NTFS data recovery on Linux

My Dad’s PC hard disk died at the weekend. Well, as far as I can tell, the hard disk is fine, but the boot sector and master file table of the NTFS filesystem on it are broken. Windows doesn’t recognise it as an NTFS file system.

As my main PC is now an Ubuntu Linux box, I’m in a bit of trouble recovering the data. Certainly the NTFS file system drivers for Linux have as much trouble as Windows in recognising the data.

After an awful lot of playing with dd and Googling about, I found that the boot sector of the partition had been hosed. Luckily, there’s a backup copy of the boot sector. Some documentation says it’s at the end of the partition, but I found it at the centre. A bit of bash shell maths later and I had the bootsector dded out.

I transplanted the backup back in the first sector of the disk…and…the NTFS drivers recognise it as an NTFS partition! Yay! But boo…the MFT is corrupt. I tried CHKDSK on Windows, but that says the same thing. Even though there’s supposedly a backup to the MFT on the disk somewhere too (I’ve yet to find it).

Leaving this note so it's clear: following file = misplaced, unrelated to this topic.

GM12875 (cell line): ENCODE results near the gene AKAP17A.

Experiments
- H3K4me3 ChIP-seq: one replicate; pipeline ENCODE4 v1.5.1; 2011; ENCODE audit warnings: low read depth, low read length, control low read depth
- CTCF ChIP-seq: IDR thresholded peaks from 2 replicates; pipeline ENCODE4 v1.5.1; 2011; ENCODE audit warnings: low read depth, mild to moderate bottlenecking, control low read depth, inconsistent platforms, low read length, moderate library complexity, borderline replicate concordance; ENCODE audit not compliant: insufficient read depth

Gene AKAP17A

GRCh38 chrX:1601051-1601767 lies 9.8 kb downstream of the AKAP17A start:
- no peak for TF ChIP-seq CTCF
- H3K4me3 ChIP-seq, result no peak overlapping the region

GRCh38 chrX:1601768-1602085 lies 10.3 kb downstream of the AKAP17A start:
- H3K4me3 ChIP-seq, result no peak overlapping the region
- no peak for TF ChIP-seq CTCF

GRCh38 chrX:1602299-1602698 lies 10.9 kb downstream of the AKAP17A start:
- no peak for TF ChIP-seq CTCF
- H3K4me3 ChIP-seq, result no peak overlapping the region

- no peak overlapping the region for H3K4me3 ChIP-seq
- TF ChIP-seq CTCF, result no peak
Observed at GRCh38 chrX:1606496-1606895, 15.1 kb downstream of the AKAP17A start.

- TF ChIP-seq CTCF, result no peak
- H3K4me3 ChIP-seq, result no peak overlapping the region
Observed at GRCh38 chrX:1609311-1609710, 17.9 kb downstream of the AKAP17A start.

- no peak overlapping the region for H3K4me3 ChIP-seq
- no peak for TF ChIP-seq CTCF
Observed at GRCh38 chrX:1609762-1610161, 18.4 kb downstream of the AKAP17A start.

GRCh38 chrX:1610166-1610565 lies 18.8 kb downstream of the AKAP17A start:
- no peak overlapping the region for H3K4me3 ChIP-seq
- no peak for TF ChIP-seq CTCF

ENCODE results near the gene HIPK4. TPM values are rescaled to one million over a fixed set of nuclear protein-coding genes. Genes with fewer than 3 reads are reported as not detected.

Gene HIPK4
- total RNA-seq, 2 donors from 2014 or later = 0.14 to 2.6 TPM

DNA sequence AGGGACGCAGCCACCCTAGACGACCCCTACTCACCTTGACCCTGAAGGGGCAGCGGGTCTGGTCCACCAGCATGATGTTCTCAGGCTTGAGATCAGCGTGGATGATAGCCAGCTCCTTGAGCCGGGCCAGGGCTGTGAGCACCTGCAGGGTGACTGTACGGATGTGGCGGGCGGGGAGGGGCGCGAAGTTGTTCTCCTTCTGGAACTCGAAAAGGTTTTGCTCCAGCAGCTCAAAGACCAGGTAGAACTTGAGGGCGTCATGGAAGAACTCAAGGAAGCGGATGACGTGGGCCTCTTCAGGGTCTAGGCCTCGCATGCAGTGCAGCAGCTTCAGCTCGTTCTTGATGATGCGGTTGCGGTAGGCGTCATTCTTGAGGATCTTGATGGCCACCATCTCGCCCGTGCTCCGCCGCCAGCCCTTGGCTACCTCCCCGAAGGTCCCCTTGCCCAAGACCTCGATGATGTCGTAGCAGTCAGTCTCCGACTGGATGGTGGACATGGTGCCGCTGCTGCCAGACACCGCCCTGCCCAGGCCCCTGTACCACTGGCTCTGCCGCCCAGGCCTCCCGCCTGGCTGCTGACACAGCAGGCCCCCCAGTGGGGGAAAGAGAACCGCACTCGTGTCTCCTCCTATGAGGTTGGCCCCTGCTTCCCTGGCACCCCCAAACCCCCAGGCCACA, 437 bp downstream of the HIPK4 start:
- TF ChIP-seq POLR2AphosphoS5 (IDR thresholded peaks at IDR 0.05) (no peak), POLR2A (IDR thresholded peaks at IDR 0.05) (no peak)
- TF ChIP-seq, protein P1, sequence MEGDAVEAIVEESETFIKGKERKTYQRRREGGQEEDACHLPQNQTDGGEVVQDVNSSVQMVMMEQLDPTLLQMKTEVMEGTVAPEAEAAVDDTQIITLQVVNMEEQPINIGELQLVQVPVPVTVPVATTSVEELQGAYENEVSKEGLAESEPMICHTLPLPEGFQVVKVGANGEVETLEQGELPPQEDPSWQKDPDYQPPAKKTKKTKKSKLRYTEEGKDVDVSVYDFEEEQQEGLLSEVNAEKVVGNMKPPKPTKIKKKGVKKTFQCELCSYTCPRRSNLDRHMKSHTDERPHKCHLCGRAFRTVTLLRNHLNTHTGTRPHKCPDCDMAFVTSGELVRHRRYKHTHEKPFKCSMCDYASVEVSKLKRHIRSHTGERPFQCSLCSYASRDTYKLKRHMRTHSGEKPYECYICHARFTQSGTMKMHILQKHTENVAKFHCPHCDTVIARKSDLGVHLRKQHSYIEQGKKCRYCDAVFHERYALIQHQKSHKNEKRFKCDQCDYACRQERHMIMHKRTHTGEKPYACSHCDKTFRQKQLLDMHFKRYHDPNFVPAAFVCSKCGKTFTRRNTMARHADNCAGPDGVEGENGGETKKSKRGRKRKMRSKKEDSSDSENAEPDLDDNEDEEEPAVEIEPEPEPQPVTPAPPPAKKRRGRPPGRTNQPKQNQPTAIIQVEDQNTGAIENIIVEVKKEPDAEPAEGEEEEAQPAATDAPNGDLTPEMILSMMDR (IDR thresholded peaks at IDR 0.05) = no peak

Latterly I found Scrounge NTFS, which compiled cleanly, and was able to read the MFT, and some file data too.

However, it doesn’t seem to work 100% reliably. It faulted out halfway through (on the PAGEFILE.SYS on the drive). Additionally, it doesn’t support compressed files.

Looks like I should be able to coerce it into working though, with a bit of hackery. But first I need to get some spare disk space to try it out in. I’ll post if and when I get the data off…and whether I have to resort to some payware Windows tools in the end!

Filed under: Blog
Posted at 11:30:00 BST on 12th August 2008.

About Matt Godbolt

Matt Godbolt is a C++ developer working in Chicago for Aquatic. Follow him on Mastodon.